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Wife Could Not Sue Spouse’s Employer For Her COVID-19 Infection
Robert Kuciemba worked for Victory Woodworks, Inc. (Victory). In the fall of 2020, Kuciemba asymptomatically transmitted COVID-19 to his wife, Corby Kuciemba. Mrs. Kuciemba then sued Victory, to hold Victory liable for her COVID-19 infection. Mrs. Kuciemba alleged she contracted COVID-19 both through direct contact with her husband and through indirect contact with his clothing. She also alleged that Victory had a duty to keep her from this harm.
The district court dismissed the lawsuit. First, the court concluded that California workers’ compensation exclusivity barred Mrs. Kuciemba’s claim that she contracted COVID-19 through direct contact with Mr. Kuciemba. Next, the court determined Mrs. Kuciemba’s “indirect contact” theory was not a plausible claim. Finally, the court reasoned that even if Mrs. Kuciemba’s claims could survive, Victory’s duty was to provide a safe workplace to its employees, and that duty did not extend to nonemployees who, like Mrs. Kuciemba, contracted viral infections away from Victory’s work premises.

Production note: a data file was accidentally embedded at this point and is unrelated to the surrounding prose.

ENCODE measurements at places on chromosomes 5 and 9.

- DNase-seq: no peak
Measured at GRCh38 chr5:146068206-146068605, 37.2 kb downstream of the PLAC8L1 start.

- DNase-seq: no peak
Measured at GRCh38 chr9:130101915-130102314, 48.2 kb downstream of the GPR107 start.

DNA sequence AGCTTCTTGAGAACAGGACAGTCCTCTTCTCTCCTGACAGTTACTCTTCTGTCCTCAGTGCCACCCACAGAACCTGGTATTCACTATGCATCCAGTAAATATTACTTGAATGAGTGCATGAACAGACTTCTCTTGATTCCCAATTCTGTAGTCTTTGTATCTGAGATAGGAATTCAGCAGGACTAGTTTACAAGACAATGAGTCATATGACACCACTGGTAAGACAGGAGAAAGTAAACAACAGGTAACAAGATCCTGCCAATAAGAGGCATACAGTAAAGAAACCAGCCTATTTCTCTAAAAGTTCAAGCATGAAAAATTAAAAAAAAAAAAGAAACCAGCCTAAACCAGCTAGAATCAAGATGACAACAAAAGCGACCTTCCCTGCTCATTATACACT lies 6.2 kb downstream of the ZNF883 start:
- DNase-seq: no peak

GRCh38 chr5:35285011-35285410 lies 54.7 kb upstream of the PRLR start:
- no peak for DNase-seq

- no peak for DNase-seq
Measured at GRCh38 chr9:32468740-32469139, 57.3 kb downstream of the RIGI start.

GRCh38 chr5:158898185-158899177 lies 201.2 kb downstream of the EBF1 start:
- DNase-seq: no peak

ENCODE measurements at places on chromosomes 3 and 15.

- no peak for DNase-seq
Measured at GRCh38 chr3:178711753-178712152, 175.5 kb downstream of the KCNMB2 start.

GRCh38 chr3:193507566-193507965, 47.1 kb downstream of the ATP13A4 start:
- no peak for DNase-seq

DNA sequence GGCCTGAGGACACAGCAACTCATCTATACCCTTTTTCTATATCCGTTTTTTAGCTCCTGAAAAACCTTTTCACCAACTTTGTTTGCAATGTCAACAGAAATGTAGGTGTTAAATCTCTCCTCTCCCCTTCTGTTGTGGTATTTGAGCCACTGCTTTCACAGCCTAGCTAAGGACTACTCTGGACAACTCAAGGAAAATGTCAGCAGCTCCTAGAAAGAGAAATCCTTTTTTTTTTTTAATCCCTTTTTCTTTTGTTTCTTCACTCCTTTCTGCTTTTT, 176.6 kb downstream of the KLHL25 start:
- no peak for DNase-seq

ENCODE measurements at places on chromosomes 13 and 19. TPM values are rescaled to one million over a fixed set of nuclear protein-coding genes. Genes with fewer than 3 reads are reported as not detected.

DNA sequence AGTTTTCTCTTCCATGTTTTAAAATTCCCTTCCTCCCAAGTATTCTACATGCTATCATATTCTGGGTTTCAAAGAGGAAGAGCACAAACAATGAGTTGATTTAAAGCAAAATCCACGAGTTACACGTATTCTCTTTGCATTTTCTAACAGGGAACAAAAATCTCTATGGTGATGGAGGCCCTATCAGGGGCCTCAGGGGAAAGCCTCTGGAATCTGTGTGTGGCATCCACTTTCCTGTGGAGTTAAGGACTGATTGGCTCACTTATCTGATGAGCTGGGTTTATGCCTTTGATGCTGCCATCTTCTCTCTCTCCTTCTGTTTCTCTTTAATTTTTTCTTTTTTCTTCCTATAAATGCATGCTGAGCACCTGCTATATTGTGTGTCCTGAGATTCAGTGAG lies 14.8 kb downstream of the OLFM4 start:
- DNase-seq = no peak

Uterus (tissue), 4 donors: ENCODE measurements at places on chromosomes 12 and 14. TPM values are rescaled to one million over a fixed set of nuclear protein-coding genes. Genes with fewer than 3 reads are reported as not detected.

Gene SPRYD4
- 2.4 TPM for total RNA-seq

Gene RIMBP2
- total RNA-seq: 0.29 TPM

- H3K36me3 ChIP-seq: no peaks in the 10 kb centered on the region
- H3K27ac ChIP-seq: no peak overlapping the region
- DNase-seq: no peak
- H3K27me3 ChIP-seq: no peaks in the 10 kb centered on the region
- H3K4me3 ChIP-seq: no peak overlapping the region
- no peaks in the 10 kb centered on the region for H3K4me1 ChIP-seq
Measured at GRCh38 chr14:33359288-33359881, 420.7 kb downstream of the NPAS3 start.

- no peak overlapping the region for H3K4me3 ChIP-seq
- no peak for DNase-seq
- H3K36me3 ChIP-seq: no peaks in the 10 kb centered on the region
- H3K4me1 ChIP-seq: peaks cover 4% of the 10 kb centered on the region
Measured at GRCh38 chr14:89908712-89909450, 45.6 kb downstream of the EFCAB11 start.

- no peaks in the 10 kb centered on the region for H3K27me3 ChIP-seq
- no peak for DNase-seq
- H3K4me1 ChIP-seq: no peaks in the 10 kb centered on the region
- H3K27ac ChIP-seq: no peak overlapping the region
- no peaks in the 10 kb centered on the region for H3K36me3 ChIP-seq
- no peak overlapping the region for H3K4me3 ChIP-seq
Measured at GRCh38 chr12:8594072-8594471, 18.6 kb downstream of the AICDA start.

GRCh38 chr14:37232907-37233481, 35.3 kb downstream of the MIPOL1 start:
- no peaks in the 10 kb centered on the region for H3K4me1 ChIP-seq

While this is not a published Northern District of CA decision, this case offers guidance for a rapidly emerging area of law. LCW anticipates that agencies may see COVID-19-related litigation in 2021 and beyond.